“Three words. That’s all it took. Three simple words.
You talk about it in class or in your everyday life and yeah, it’s scary, but you never truly understand. That is until you’re sitting on the table in the cold hospital room staring at 4 white walls with a million different things running through your mind.
My name is Brooklan and I was 16. I was full of life and playing three sports. I had just gotten my driver’s license. It was my sophomore year in high school, November 2017.
I was playing basketball and I started having the worst back pain. I normally am never sick and I’m not the type to complain about an injury hurting me. I love playing sports, its who I am. I would never complain about an injury if I didn’t think it was serious.
In the wake of the pain, I went to the chiropractor twice a week and it never seemed to help. In January 2018, I started having, or so we thought, constant urinary tract infections (UTIs). Eventually, the pain stopped, and I continued on with sports. It was now track season, my favorite season. I ran the 400, 800, 4×400, and 4×800. It was our first indoor meet at East Central. I ran the 400 and collapsed at the finish line.
I had the worst pain, a pain I couldn’t even describe, in my hamstring. I was carried to the trainer where she told me I was done and to check in with my trainer at home. The athletic trainer at my school told me I was faking and nothing was wrong with me. So, I continued running through the pain. Eventually, it got so bad I could barely walk. I couldn’t even move my foot to drive. I told my mom and we went to the doctor.
He examined me and told me I pulled my hamstring. He took me out of sports and put me in physical therapy. I went to therapy 3 times a week for 6 weeks. I was released to run again right before sectionals. I went to the conference meet to run for the first time since my injury and I once again collapsed at the finish line. I was in so much pain I couldn’t get up.
In July, the doctors finally agreed to do an MRI to rule out a tear. The MRI showed a fracture in my pubis ischium. I was put on crutches. My mom got a call late that night, way after office hours, from the Ortho Indy doctor saying something didn’t look right on the MRI and that he made us an appointment with a colleague of his early the next morning.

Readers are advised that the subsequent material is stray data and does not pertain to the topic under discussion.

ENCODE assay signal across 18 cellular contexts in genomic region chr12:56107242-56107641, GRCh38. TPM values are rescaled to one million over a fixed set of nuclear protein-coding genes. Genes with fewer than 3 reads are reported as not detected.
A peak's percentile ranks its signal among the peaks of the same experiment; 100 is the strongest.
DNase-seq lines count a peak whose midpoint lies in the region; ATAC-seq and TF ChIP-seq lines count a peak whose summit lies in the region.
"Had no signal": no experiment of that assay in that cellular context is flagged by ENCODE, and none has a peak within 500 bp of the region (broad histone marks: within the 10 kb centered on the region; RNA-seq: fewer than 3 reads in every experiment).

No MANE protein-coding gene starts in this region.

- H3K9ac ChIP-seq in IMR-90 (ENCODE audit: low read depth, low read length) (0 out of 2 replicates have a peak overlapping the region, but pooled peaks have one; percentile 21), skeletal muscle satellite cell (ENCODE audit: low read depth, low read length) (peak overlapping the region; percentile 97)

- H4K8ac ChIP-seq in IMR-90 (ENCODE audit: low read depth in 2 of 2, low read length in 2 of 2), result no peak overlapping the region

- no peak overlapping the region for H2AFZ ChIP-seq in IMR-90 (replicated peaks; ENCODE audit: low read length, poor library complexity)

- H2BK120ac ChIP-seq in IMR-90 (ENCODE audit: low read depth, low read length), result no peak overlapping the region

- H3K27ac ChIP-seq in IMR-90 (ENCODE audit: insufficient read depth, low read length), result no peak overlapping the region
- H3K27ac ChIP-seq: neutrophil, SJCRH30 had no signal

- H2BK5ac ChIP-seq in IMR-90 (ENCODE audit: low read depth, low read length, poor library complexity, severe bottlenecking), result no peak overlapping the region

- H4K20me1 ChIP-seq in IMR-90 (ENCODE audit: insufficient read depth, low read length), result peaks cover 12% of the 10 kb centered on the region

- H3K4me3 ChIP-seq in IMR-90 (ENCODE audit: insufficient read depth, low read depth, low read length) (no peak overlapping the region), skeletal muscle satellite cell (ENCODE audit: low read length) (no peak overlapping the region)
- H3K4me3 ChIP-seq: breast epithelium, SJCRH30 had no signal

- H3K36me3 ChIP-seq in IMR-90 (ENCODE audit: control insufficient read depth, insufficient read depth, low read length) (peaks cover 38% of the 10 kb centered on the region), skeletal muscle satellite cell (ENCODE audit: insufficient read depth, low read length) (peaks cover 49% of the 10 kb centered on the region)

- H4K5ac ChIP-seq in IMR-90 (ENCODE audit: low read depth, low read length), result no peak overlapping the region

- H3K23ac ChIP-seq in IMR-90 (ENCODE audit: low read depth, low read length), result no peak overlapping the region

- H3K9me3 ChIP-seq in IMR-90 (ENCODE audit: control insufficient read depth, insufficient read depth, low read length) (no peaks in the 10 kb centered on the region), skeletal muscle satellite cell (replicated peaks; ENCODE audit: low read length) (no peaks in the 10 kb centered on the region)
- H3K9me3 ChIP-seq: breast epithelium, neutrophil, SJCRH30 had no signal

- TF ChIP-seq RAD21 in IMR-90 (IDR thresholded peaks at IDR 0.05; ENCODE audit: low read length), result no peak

The next morning, we went to this new doctor and he looked at the scan and told us there was this large mass on my ischium. He wanted to do a biopsy on July 13th. I told him he was crazy and he would have to reschedule because there was no way I was missing volleyball camp! But he biopsy took place on July 13th (I didn’t get my way).
Then, on July 18, 2018 (a day I will never forget), the doctor told me three words no one ever wants to hear. ‘You have cancer.’ I was diagnosed with Ewing Sarcoma, a rare form of bone cancer.
You’d think when you hear those three words everything changes. But I just turned numb. My mom and dad started crying as he was explaining how I would have to go to an oncologist and do chemotherapy, have surgery, and maybe radiation. I just sat there, staring at the wall, trying not cry. I couldn’t understand a word he was saying. Too much was going on. I needed air. I couldn’t breathe.
I was asked if I had any questions and all I could manage to mumble was, ‘Will I lose my hair?’ I was 16, I was in high school, I was a girl. I couldn’t be bald. I just couldn’t. Everything was happening too fast. Was I going to die? I couldn’t die. I had so many things I hadn’t had the chance to do. What about school? What about sports? Kids? Would I ever be normal again? How was I going to tell my sisters? I couldn’t leave them.
The next few weeks dragged on. Doctor after doctor, way too many tests, and way too many tubes of blood later, it was time for treatment. My oncologist told me I should harvest my eggs because there’s a very good chance I would be infertile after this. My mom left that decision up to me. But I was young. I had no idea if I wanted to have kids. I hadn’t even thought about it until now. I eventually decided to harvest my eggs.
On August 9th, I started chemo. It was supposed to be the 8th, but there was no way I was missing my first day of junior year. On the 9th, I had surgery to place my port in (which is where they inject the chemo so they don’t use your vein every time). I was terrified for the first day of chemo. I had no idea what it would feel like. I had never stayed the night in the hospital before, so it was a totally different experience. I woke up the first night screaming in pain. My whole body ached. I couldn’t bend my hands or fingers without feeling like they were dislocating. I couldn’t move my body without excruciating pain. I just wanted it to stop.
I had 6 cycles of chemo; each bag harder than the last. For weeks, I couldn’t eat. All I wanted to do was sleep. It was awful. I was depressed and just wanted all the pain to stop. I didn’t care how. I would throw up at the smell of food. Even the thought of food made my stomach turn. I was in so much pain. Physically and mentally. I tried to push through it all, unfazed. But it just wasn’t a reality.